Friedman: Edmonton Oilers players wanted to ‘break up the Flames’ by beating Calgary in 2022 playoff series
Photo credit:Sergei Belski-USA TODAY Sports
By Zach Laing2 months ago
When the Edmonton Oilers eliminated the Calgary Flames in five games during the 2022 NHL playoffs, nobody knew what was about to follow.
The team three hours south of Alberta’s capital, within weeks, began to unravel at the seams.
It’s just what the Oilers players wanted to happen.
We all know what happened last summer in Calgary. Johnny Gaudreau walked in free agency for what he felt were greener pastures in Columbus, while Matthew Tkachuk forced the Flames’ hand and was subsequently shipped to the Florida Panthers.
And on Thursday, major news slipped out of Cowtown that forwards Mikael Backlund and Elias Lindholm were leaning towards not re-signing after this upcoming season, while another forward in Tyler Toffoli outright asked for a trade. Defenceman Noah Hanifin, meanwhile, informed the club he wouldn’t be re-signing.
On Friday’s edition of The Jeff Marek Show, Elliotte Friedman was on as a guest where he spoke with Marek about what has transpired in Calgary, and how the Oilers players were motivated to, and I quote, “break up the Flames.”
“It’s funny that you bring this up today,” said Friedman, after Marek posed a question about if the Oilers were responsible for the Flames’ downfall, “because last season I was talking about that series with a member of the Oilers.
“They actually told me this story off the record when they first told me, so I never said anything. They actually texted me — I didn’t ask — today and said ‘remember that story I told you?’ and I said ‘Oh yeah.’ And he goes ‘if you want to keep my name out of it, you can tell the story.’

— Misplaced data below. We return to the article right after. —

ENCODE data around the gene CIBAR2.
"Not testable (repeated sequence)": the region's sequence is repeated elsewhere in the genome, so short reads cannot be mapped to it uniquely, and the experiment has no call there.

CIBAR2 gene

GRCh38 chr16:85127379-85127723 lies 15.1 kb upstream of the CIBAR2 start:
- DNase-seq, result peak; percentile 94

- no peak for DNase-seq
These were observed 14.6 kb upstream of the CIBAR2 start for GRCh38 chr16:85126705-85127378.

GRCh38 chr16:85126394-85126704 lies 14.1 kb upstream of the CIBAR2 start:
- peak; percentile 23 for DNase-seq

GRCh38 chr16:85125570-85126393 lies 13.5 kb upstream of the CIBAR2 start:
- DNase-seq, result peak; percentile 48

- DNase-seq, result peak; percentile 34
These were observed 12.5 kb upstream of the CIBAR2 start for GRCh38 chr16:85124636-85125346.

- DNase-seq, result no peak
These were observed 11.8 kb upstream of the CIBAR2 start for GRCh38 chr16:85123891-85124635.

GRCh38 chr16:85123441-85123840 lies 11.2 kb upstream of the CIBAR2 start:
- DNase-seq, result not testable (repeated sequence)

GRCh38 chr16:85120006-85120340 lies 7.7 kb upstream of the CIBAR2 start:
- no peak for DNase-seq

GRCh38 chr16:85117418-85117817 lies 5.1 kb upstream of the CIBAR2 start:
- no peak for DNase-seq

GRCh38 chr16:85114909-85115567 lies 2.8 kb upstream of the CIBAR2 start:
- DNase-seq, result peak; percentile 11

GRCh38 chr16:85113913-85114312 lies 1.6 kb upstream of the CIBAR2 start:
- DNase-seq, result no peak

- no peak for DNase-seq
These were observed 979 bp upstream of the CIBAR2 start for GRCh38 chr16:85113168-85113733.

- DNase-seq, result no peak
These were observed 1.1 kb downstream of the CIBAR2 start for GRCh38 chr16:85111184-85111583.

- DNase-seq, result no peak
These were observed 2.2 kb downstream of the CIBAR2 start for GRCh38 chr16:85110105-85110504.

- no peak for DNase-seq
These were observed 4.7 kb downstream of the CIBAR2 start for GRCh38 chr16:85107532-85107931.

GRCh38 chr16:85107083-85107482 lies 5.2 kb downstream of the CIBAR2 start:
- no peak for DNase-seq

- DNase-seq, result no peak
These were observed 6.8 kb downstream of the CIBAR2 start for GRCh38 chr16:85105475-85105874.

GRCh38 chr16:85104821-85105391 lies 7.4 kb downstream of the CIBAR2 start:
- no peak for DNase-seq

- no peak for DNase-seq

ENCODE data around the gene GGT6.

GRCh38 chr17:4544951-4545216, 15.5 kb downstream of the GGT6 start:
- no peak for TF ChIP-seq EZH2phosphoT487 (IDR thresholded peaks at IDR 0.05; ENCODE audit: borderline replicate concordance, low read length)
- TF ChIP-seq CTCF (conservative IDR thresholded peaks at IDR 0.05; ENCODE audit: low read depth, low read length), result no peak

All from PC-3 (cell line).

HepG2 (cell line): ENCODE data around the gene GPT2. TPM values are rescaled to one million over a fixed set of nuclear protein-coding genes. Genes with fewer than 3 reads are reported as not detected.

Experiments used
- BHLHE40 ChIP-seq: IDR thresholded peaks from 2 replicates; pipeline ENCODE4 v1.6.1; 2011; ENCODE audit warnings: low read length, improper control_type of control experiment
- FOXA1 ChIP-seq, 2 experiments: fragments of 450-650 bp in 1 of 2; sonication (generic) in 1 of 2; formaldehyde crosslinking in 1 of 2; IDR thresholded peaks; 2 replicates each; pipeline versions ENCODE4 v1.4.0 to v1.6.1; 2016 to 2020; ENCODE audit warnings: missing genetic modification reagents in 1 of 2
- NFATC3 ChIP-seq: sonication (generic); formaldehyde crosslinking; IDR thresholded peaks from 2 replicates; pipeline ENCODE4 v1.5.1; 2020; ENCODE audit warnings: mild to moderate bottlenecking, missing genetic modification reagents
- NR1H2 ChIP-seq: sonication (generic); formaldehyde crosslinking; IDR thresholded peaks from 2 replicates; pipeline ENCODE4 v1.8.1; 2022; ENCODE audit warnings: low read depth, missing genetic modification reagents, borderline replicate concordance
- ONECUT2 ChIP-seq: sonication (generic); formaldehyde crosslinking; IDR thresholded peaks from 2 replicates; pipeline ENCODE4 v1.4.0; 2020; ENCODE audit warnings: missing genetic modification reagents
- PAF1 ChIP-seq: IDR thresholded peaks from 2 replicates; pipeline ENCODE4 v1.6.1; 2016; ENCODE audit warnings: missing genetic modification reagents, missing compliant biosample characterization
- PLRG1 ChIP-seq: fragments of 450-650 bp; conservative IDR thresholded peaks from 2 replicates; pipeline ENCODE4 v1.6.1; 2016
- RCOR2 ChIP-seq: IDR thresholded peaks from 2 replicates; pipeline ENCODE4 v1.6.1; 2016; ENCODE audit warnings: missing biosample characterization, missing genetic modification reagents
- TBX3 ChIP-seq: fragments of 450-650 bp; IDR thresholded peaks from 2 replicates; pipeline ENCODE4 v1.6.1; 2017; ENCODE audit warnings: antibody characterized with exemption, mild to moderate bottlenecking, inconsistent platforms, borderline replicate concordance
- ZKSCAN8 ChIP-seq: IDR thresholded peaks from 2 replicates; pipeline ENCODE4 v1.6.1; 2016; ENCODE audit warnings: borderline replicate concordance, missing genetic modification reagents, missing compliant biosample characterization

“They said when the Oilers were winning that series, that became a bit of a rallying cry for them, that they knew if they won that series, they could possibly break up the Flames.
“I think there’s something to it, I really do. I do. I’ll tell you something else that teaches me. It reached me about the elite of the elite. It’s not always the nicest thing to hear or say, but if you want to be the best, I think you can be a very nice person off the ice, or the field, or whatever competitive arena you’re in, but I think trying to win, you have to see the person between you and whatever trophy you’re trying to win as someone you have to do that to. When the competition is over, you can shake hands and be cordial, but when the competition is on, there’s no room for mercy.
“I would bet you a lot of players on those Oilers and Flames teams, they really like and respect each other and have relationships off the ice, but in that series, it’s clear to me from what that player said, that the Oilers weren’t just about winning that series. They were about ‘do we break up these Flames?'”
Marek responded by saying “we’ll have to see what happens here this offseason, but it’s very much trending towards the answer being a resounding yes.”